FRANK KAMINSKY: This is a business trip for us. We're here to win basketball games, hopefully two of them, and get to a Final Four. That's one of our goals and we'll do anything we can to accomplish that.
Q. Ben, Coach Ryan has had a whole lot of success there at Wisconsin, obviously. But how big a deal is it to get to the Final Four for you guys?
BEN BRUST: You know, Coach Ryan has been through a lot. To get 702 career victories, you don't do that off luck. It's hard work, and he knows what he's doing. So it will be smart for us to listen and learn from what he has to offer us. Obviously, everyone's goal this time of year, all 16 teams left want to make it to the Final Four, and everyone wants to go as far as they can.
In order to do that, I think you need to focus on what's at hand. The moment you start to look ahead is when you get yourself in trouble. So we focus on this Baylor team for the 40 minutes we're guaranteed.
Q. Lot of coaches do videos, I think Bo did maybe just an hour one time of just a practice that just went viral and every coach in the country watched it. Can you take us through a few things, maybe why your practices are so good and people would want to watch that, and what he does to impart to you in terms of a daily basis to become a better player?
BEN BRUST: Yeah, Coach Ryan is a teacher, and this is why he's still rocking and rolling. He loves going to work and getting to teach us young kids his knowledge. He loves to win basketball games, and he wants to instill his knowledge in us to help get to that common team goal which is to win. We're just looking forward to getting out there Thursday and seeing what we can put out there.
TRAEVON JACKSON: Yeah, I just think that consistency is huge for him. He consistently does the same things and demands perfection. When you keep yourself at that high of a level demanding certain things to be done, you get the same results over and over again. It's up to us as players to exceed those expectations and push as hard as we can, because at the end of the day, we're the ones on the court. He's going to put us in positions to play well, but we have to take that next step.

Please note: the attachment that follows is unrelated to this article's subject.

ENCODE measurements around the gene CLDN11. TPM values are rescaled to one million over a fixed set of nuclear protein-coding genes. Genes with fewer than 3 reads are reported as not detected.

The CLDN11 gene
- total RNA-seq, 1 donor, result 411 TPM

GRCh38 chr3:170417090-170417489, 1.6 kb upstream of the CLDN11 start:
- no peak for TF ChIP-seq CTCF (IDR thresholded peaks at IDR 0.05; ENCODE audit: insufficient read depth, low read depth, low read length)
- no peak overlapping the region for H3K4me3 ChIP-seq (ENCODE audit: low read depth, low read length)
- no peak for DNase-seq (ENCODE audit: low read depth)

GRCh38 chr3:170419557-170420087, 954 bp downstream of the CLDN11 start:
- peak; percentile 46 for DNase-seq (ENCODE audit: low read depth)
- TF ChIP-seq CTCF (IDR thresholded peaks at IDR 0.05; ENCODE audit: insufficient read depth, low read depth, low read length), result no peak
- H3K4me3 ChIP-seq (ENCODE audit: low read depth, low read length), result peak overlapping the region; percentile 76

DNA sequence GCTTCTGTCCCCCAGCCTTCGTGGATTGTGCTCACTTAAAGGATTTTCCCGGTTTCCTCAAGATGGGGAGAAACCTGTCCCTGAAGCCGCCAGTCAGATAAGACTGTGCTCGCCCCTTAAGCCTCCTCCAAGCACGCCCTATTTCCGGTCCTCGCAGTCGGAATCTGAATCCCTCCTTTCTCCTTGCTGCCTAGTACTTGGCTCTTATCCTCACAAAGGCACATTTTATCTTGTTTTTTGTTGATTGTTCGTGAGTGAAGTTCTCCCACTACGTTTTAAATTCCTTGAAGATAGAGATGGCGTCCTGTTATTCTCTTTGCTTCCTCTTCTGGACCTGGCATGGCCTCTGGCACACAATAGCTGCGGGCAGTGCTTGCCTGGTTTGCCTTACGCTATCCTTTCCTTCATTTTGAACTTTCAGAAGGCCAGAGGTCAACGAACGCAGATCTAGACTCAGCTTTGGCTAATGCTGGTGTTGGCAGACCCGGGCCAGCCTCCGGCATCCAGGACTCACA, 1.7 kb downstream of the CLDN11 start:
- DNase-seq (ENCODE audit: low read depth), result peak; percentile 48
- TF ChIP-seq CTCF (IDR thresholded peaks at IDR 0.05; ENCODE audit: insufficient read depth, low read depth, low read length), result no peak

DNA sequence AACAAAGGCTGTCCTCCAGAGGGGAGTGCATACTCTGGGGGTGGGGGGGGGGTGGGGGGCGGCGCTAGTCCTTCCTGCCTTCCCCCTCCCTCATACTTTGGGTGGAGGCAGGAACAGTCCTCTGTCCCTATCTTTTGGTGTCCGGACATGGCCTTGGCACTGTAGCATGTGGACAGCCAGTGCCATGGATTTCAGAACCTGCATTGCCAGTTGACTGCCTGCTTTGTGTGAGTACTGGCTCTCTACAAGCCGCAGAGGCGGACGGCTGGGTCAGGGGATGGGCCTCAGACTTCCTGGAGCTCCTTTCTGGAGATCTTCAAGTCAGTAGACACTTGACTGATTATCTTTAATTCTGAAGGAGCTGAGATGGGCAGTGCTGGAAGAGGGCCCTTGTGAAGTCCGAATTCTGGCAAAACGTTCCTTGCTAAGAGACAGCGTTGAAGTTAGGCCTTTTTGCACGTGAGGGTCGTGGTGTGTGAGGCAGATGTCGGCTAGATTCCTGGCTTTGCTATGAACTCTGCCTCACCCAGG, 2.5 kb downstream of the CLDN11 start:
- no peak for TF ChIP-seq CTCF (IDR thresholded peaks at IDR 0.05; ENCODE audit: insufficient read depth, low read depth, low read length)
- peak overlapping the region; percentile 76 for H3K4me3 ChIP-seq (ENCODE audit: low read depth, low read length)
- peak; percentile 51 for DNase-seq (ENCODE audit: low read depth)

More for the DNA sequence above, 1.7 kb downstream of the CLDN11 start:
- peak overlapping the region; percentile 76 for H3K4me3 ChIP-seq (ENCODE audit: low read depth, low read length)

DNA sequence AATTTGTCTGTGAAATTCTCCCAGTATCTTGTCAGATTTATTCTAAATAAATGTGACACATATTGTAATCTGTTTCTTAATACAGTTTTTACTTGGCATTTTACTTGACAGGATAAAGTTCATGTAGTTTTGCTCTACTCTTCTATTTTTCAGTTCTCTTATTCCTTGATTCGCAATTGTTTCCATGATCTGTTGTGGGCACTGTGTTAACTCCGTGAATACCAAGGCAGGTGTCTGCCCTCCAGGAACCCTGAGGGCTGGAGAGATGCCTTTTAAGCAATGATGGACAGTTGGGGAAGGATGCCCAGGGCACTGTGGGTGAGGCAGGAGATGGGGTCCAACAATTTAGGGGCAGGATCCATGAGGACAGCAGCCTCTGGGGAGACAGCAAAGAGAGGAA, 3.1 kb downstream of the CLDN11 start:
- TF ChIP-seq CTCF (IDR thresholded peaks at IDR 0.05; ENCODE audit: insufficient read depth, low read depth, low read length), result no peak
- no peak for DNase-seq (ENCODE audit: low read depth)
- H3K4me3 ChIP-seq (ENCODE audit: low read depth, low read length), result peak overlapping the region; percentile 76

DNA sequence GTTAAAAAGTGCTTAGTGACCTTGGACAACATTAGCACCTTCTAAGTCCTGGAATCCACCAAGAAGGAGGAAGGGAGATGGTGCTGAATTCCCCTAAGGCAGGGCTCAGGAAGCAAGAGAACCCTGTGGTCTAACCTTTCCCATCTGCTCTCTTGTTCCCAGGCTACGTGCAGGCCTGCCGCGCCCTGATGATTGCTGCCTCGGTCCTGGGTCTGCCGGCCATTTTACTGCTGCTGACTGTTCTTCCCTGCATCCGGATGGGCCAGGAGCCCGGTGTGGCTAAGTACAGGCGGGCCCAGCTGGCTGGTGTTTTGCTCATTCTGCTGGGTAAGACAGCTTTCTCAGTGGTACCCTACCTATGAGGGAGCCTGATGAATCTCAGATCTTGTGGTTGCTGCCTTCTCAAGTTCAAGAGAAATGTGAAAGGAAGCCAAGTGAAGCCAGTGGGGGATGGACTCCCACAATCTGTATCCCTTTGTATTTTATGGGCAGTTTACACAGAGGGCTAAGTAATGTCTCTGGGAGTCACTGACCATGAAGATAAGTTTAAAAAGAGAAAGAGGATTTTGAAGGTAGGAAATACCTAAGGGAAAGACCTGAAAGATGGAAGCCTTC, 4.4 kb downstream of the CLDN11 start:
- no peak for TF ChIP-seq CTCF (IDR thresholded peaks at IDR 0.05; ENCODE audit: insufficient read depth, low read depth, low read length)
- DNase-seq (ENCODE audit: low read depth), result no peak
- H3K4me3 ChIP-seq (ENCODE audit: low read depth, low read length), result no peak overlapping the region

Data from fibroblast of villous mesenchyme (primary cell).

FRANK KAMINSKY: He has those expectations for us. And it's up to us to go out there and kind of take that next step, like Traevon said. And I think we've done that at points this year, but, obviously, there are some points during the season where it's a little tough to do that. But for the most part this season, we've been able to do that.
Bo Ryan Opening Statement
COACH RYAN: Just, as they say, happy to be here, and I'm glad the guys brought me along for the ride. I've thanked them. So we're hopefully here to get some good things done. To play hard, play smart, and try to take it as far as we can.
Q. Coach, obviously you've proven this year that you can play at any tempo and any pace to win games. Even after all your success and all the years, as a coach and teacher, do you see yourself evolving? Do you each day evolve year to year with yourself?
COACH RYAN: Yeah, I tell you, I can't wait till I grow up. There are some really good things out there, I think. That's what they tell me. Yeah, if you look at my background playing wise, and coaching wise, as far as playing different styles, different this, different that, what goes around comes around. There's always different is it a real good free throw shooting team? Is it a better defensive team? Do you have a better offensive team? You know, you coach what you have. You recruit to it. You try to get certain kind of players, they say to fit a system. I've played so many different types of systems as far as the overall view.